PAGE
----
then you miss the opportunity to perform stuff that we haven't heard,
and the stuff that (probably) you sing best.
I would advise strongly against filling a program with your hosts'
national music unless you have a LOT of background knowledge. You might
bring it off and have a huge success, but there are lots of risks, and
lots potential misunderstandings. Nevertheless, the mere fact of
singing with joy and goodwill is always going to get you a good
At the risk of sounding self-serving, may I direct your to the Library
of Congress Series of Choral Music published by Walton Music
Corporation? Here you'll find some of the gems of American choral
music, mostly unknown in Europe and, for that matter, in this country as
John W. Kluge Center
Library of Congress
101 Pennsylvania Avenue SE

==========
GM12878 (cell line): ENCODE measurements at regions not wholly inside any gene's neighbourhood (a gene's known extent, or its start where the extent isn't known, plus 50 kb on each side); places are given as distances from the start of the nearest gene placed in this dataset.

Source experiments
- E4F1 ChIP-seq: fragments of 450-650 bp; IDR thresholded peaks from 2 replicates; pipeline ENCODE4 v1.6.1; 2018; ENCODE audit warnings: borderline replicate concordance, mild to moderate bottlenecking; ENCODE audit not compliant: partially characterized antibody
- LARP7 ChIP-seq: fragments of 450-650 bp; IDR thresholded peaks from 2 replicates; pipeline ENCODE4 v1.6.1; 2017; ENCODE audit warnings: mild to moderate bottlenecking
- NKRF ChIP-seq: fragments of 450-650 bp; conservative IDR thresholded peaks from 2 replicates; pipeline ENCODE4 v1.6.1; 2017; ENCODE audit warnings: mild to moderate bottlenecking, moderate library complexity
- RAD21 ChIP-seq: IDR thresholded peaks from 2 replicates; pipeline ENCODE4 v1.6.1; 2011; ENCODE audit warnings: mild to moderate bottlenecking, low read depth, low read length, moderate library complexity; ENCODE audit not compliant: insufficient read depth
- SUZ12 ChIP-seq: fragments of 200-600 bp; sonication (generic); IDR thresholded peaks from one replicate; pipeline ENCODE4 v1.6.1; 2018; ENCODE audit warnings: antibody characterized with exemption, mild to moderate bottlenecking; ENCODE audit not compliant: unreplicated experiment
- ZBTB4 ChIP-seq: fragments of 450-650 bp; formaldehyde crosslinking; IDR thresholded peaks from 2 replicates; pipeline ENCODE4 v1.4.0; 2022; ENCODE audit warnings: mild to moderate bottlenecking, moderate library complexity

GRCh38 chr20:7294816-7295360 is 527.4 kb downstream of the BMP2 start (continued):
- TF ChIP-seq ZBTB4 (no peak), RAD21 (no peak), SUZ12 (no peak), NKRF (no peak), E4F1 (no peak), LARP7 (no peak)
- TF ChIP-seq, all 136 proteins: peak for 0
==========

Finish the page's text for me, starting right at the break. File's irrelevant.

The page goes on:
Washington, DC 20540-4860
My choir toured Bulgaria last year. While I programed a thorough
variety of music, the music that was most appreciated by our audiences
consisted of American spirituals and Chinese folk songs, In other
words, they liked the music that was most different to them.
Upper Iowa University
My college-based community chorus did its first European tour two
summers ago, to England and Hungary. The audiences--especially in
Hungary--responded best to American music. We took a variety of
styles--everything from sacred art music to Keith Hampton's "Praise His
Holy Name" (composed gospel). We also took several new pieces that I
consider art music on famous poems, like "Under the Wide and Starry
Sky". We also took several VERY English pieces, like the Byrd "Ave
Verum Corpus" and one simple piece that we learned in
Hungarian--aparently our pronunciation was OK--they loved it. But the
lion's share was American--and the Hungarians REALLY liked the gospel
and spirituals--anything "jazzy". We were advised by several
people--including the tour company we used--to do this. Good luck with